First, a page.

MAY PEN, Clarendon — A 22-year-old soldier whose romantic partner’s 14-year-old was brutally beaten by a mob of mostly females has condemned those who left the child with a limp, injuries to her head and body, as well as memory loss.
He also denies cheating on the child’s mother — an allegation that is said to have sparked the attack. But the child’s distraught and angry mother, Tandeka Simms, has refused to take his calls as she focuses on getting help and justice for her child.
Three female minors and three women have been taken into custody in connection with the beating meted out to the teenager on December 30.
The soldier, who asked not to be named in this article, said he knew the people who beat the child and labelled them as troublemakers who have been making his life hell. He said it all started when he tried to help a resident of the Havannah Heights community — a young woman who had a baby and ran away. He found her while on an operation and took her back to her home, he said.
“So I started to help with the baby, which is not mine. I tell my lady now say them people here a problem because they make problem with every woman who me ever talk to since that,” he told the Jamaica Observer.
“I wasn’t in a relationship with any of them. The two big woman who beat up my stepdaughter are my friends. I have two friends who used to date them, so I know them by association. I also have an ex who has been posting my pictures on TikTok and she screenshot the pictures and that open another can of worms,” he added.
He said, on December 30, when he heard that the teenager had been beaten, he confronted the women and they gave him one version of events, but the video that later emerged showed a different story.
“I realise that they are telling me lies, pure lies dem a tell. I tell them say that’s foolishness. If you see two girls a go fight they should part them. As big women they have no right to go there and do the lady child like that. Dem a troublemakers, they just walk round and make trouble. Me and dem no inna nothing. Me no know what they have in them head till them start act out,” he bemoaned.
He said the attack on his partner’s child has left him distraught and he wants to be there to provide support for them both, but her mother refuses to take his calls.
“She block me on everything and if I call her on private number, by the time she realise say a me she get upset and hang up her phone,” he said.
Simms appears to have closed the door on their relationship.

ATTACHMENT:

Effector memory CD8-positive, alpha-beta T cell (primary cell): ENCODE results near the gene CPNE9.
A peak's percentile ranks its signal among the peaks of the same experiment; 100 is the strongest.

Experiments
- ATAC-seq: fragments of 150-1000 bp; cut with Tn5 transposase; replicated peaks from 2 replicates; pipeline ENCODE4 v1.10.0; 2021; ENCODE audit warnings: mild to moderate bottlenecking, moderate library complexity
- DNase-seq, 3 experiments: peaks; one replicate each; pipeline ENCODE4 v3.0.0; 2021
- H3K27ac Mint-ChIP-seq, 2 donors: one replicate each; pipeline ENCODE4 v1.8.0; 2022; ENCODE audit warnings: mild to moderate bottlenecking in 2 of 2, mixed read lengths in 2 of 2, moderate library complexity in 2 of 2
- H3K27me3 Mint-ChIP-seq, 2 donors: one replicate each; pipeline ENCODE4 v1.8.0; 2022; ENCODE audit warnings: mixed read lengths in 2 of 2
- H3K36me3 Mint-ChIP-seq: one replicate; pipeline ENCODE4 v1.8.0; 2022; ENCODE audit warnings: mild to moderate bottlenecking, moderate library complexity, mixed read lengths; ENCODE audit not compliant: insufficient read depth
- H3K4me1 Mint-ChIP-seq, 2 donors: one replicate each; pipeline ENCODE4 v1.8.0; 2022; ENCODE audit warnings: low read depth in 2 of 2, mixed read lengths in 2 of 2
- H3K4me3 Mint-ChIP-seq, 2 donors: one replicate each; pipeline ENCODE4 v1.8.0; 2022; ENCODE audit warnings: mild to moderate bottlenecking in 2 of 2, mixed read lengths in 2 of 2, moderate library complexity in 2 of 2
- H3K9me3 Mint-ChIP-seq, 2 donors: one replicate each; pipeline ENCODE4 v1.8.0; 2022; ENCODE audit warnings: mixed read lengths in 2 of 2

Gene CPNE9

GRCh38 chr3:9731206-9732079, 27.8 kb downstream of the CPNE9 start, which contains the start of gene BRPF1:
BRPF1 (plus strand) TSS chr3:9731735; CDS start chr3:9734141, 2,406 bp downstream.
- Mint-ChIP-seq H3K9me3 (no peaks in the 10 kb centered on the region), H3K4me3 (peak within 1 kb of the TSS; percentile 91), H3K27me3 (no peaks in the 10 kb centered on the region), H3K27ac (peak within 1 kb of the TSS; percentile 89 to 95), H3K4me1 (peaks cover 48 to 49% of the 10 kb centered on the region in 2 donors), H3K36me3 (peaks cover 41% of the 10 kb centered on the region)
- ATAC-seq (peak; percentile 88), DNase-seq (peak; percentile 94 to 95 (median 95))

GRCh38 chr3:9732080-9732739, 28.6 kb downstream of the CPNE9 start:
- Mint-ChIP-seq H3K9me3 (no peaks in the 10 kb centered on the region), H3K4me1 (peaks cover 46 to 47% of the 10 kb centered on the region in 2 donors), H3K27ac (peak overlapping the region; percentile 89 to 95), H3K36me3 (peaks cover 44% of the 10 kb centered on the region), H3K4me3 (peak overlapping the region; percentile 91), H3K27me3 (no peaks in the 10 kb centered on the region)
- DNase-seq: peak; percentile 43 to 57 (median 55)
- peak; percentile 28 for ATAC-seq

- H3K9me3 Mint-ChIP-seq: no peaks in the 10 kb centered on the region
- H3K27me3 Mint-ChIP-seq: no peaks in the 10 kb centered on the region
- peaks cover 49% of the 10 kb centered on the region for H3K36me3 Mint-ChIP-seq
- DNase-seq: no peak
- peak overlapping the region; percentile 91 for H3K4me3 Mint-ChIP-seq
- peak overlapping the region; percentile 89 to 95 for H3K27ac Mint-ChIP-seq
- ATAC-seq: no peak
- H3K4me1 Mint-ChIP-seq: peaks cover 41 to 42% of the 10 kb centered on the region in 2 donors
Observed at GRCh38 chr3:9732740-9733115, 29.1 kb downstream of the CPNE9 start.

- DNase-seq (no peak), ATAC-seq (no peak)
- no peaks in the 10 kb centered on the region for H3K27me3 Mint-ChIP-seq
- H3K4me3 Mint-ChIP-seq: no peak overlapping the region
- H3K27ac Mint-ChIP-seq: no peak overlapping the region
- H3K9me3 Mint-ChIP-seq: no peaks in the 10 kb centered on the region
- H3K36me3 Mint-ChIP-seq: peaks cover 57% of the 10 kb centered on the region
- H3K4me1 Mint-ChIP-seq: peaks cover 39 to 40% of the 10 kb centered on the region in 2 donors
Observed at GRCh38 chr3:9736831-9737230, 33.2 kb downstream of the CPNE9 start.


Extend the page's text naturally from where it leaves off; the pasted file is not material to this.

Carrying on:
“His co-workers reached out to me, but I don’t want to talk to him; him can even forget say him know me,” she said resolutely on Wednesday.
Her focus now is getting her 14-year-old healthy and minimising the psychological trauma the experience has caused her and her children. She said her 10-year-old daughter has been left scared by the attack on her sibling.
“Right now I don’t have no feeling for myself, me just a focus on my daughter and all the trauma that she is going through. She’s acting like she’s okay, but I know my daughter,” she said.
Simms is plagued by images of the vicious attack, plastered on social media in now-viral videos, that her child endured.
“When I see the part of the video when she’s on the floor and everybody is stepping on her that’s what keep on playing in my head. Every time I close my eyes to sleep that’s all I keep seeing. Also, when I went to the hospital she scream out and say, ‘Mommy, please don’t let me die!’ And even when she was on her way to the hospital she kept saying, ‘Unnu please no mek me dead’,” said the distressed mother.
Even though six individuals — three teenagers, two women in their 20s, and a 52-year-old — are now in custody, it has done little to ease her anguish.
“I don’t even know how to feel because nothing that happen will ever change [what the child endured] or take that out of my head,” Simms said.
She is particularly angry that those who beat her child appear to have no remorse. In one of the videos on social media, she said, some of them could be heard saying even if they were taken into custody they would be released on bail. It pains her, she said, to know that some of the women who mercilessly beat her child are themselves mothers.
“The unnecessary lies and the story they are pushing saying that my child was fighting over man; nothing like that. They are making it seem like what they did is right. Those big people don’t know wrong from right! In their case a pickney having pickney these days, so they grow them wrong and the cycle continues. There’s no way I could ever stand up and watch other people beating a child almost lifeless and not help them,” Simms raged.
She said she is hurt that none of the soldier’s relatives have reached out to her, but she is heartened by the support that has come from unexpected quarters.
“People who I haven’t spoken to from school days have reached out to me. Other community members are cut up about it. No matter who the person be, no matter how you hate somebody and you see that video you have to feel cut up about it. I didn’t know my daughter was so loved. My family and friends, the councillor and the MP reach out to me. Kaylan’s [who was also savagely beaten by a number of women a few years ago] mother reached out to me. Nobody no know how me feel as a mother to see my pickney lay down on the ground and nobody help her; everybody stand up and a look,” the mother said.
She is determined that those who hurt her child will pay.
“I am going about it the right way, because me no grow so, my pickney no grow so. I should be looking forward to sending her back to school next week,[but instead] a doctor bills me have to pay. We are not vagabonds, we don’t live loose life, and them attack my pickney over man and me no business bout them!” said Simms.